"Right now, it doesn't seem like there's a legitimate way to make it safe for everybody, so I think it's the smart choice."

Rahm also outlined the importance of the Ryder Cup is in terms of growing the sport of golf, even if that means having to wait a little longer to experience it again.

"At the end of the day, the Ryder Cup is one of the most viewed events, sporting events in the world, so it's something that brings a lot of attention for the game of golf," he added.

"It's something that grows the game of golf throughout the world. I think it's important that it's done and it's performed and we play the way the Ryder Cup is supposed to be.  

"I'm sad we're not playing this year because I really wanted to play and I think it would have been cool to go from a U.S. Open to a Ryder Cup, but at the same time, it needs to be run the way it's supposed to be run.  

"I think it's a good decision to change it to next year."

The delay has led to a change in the long-term schedule, as the Ryder Cup will take place moving forwards in odd-numbers years. Therefore, the next staging on European soil will be in 2023.

There is also a change to the Presidents Cup, with the 2021 edition at Quail Hollow pushed back to September 2022.

The Ryder Cup at Whistling Straits has been rescheduled to take place in 2021, organisers have confirmed, with the Presidents Cup moving to 2022.

Doubts have persisted about the feasibility of staging the Ryder Cup since the outbreak of coronavirus and on Wednesday a decision was finally taken to push it back a year. 

In a statement, organisers confirmed that the decision "was based on guidance from the Centers for Disease Control and Prevention, and in conjunction with the state of Wisconsin and Sheboygan County, with the health and well-being of all involved as the top priority". 

Playing the event without fans had been mooted as an option, but instead it is now set to be held on September 21-26 next year with crowds present. 

The knock-on effect means the next edition of the competition in Europe, when Italy plays host, will move back to 2023 as it retains its biennial scheduling. 

The Presidents Cup, which was due to start on September 30 next year at Quail Hollow Club in Charlotte, will now move to September 19-25, 2022. 

Next year's Wells Fargo Championship will return to Quail Hollow Club but move to TPC Potomac for 2022 to accommodate the Presidents Cup.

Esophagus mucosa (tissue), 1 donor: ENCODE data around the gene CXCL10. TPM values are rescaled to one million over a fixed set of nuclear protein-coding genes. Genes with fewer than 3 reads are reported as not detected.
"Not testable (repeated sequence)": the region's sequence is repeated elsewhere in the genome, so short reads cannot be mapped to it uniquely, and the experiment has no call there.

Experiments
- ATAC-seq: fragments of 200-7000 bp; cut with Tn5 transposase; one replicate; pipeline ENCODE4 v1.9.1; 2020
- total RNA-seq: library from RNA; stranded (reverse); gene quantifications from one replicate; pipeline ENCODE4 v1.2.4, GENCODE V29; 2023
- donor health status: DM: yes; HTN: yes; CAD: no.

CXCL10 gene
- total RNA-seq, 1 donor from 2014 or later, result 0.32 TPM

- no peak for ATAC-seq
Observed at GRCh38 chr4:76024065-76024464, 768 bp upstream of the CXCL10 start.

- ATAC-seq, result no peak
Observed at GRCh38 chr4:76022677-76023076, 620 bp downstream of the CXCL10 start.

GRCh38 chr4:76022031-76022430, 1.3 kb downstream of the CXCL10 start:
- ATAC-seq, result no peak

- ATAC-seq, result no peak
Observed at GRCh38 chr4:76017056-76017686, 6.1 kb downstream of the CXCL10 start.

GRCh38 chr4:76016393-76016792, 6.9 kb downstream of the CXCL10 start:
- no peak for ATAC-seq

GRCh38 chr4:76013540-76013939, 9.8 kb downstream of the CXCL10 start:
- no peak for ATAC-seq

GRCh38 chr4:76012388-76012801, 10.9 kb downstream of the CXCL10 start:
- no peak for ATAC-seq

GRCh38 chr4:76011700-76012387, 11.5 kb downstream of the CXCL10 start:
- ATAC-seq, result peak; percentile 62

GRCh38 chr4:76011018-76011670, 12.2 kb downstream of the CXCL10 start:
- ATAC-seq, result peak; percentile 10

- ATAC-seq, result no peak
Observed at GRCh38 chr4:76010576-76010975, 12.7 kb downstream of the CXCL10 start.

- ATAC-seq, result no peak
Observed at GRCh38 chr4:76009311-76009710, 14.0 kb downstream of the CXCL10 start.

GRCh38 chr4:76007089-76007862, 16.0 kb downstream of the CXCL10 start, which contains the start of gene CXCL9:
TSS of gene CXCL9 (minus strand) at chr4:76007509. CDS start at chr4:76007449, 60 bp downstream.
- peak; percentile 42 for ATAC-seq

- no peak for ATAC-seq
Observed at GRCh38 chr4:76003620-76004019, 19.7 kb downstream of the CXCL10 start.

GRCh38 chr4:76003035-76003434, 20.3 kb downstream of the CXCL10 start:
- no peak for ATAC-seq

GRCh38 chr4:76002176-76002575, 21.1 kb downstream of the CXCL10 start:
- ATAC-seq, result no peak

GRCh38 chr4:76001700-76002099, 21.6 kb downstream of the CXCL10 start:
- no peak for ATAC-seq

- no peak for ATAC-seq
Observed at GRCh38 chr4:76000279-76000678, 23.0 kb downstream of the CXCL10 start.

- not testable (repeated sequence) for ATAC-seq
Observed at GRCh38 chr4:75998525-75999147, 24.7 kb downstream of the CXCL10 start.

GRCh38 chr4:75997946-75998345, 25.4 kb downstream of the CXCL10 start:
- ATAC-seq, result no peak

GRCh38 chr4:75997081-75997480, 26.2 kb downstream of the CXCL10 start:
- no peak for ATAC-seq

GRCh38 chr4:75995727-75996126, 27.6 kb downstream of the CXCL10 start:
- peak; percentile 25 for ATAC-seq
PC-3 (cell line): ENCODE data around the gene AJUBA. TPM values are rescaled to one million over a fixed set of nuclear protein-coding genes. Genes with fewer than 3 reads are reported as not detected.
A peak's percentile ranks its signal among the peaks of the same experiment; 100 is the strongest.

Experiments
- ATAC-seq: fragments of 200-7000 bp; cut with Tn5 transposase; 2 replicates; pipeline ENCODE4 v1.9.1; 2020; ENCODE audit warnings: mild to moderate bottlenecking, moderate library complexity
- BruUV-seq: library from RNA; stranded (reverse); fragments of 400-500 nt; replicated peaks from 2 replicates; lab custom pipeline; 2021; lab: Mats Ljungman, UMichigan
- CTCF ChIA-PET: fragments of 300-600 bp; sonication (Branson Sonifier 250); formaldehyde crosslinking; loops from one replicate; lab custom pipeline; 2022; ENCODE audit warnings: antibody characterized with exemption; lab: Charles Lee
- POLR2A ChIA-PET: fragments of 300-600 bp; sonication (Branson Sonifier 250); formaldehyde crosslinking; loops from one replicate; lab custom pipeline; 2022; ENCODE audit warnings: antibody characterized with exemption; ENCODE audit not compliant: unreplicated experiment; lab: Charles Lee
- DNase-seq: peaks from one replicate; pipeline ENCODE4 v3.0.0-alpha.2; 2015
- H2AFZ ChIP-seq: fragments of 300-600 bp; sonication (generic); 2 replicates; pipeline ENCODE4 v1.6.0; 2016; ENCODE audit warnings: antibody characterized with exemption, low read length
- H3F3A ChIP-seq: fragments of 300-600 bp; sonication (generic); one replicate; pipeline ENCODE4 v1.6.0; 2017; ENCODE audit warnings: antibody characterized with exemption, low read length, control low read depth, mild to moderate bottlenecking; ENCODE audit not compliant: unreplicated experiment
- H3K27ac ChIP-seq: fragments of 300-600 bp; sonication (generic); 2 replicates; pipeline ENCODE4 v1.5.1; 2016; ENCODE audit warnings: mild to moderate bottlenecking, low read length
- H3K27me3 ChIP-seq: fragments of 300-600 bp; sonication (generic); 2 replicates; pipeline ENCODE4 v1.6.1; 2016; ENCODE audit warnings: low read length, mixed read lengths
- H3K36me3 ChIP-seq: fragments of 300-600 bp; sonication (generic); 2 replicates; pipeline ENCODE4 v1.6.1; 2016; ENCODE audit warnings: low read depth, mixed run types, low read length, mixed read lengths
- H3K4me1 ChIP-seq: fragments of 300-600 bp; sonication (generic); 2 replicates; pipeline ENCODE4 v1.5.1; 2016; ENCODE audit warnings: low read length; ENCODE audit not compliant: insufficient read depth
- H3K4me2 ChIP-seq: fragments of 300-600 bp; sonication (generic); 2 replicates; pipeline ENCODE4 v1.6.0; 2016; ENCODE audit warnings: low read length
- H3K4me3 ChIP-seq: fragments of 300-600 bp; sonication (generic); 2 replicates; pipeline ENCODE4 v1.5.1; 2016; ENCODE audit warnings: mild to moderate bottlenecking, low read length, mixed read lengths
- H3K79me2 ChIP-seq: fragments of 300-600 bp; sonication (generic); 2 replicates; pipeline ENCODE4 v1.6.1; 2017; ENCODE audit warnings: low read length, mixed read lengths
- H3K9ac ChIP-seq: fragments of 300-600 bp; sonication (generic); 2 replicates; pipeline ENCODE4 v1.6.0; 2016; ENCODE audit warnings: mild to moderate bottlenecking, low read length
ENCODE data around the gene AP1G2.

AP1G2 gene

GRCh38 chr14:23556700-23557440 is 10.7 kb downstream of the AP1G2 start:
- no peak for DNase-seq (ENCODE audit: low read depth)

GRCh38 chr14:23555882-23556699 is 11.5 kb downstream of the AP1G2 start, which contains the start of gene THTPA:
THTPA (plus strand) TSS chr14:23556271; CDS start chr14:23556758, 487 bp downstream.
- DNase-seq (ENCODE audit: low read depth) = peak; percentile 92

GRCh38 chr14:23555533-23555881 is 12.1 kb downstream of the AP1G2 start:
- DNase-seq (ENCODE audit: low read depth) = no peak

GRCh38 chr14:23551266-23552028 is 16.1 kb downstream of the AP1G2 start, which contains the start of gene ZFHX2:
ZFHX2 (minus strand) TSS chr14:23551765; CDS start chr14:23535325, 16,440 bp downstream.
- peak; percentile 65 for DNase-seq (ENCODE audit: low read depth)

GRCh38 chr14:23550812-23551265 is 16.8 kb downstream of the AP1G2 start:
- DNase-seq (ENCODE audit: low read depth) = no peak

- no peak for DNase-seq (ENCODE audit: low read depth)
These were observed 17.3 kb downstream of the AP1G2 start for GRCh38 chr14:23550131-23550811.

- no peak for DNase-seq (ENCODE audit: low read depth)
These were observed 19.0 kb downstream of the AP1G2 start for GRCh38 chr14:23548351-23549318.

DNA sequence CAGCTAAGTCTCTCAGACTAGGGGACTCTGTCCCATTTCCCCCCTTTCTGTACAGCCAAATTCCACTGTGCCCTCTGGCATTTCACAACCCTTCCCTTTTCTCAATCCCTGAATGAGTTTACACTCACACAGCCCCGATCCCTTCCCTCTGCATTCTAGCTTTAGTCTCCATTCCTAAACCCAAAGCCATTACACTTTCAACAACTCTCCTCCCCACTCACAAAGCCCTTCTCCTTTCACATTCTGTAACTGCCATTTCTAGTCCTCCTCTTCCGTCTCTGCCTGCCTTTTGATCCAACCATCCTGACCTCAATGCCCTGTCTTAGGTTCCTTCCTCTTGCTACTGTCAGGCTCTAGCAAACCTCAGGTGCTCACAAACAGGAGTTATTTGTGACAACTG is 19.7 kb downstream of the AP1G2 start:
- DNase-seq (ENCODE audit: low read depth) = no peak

"Unlike other major sporting events that are played in existing stadiums, we had to make a decision now about building facilities to host the 2020 Ryder Cup at Whistling Straits," said PGA of America CEO Seth Waugh.

"It became clear that as of today, our medical experts and the public authorities in Wisconsin could not give us certainty that conducting an event responsibly with thousands of spectators in September would be possible.

"Given that uncertainty, we knew rescheduling was the right call. As disappointing as this is, our mandate to do all we can to safeguard public health is what matters most.

"The spectators who support both the U.S. and European sides are what make the Ryder Cup such a unique and compelling event and playing without them was not a realistic option."

PGA Tour commissioner Jay Monahan said: "With the uncertainty of the current climate, we fully support the Ryder Cup's decision to delay a year in order to ensure fans could be a part of the incredible atmosphere in Wisconsin.

"And the delay of next year's Presidents Cup was the right decision in order to allow for that option." 

US Team captain Steve Stricker said postponing the Ryder Cup was "the right thing to do under the circumstances".

He added: "At the end of the day, we want to stage a Ryder Cup that will rival all other Ryder Cups in my home state of Wisconsin, and now we have the opportunity to showcase the event as it was meant to be seen."  

European counterpart Padraig Harrington said: "Rescheduling the Ryder Cup was never going to be an easy decision given the many factors to take into consideration.

"But I believe it is the right assessment given the unprecedented circumstances we are facing at this time. 

"When you think of the Ryder Cup you think of the distinctive atmosphere generated by the spectators, such as around the first tee at Le Golf National two years ago.

"If that cannot be responsibly recreated at Whistling Straits in September, then it is correct that we all wait until it can be. 

"I know, right now, that September 2021 feels like a long time away. But it will come around quickly and I guarantee that the European players and I will be ready when it does."

There have been more than 32,000 confirmed cases of COVID-19 in Wisconsin, according to the state's Department of Health Services. 

In total, there have been nearly 3.1million positive tests in the United States, with more than 134,000 deaths among those known to have contracted the virus.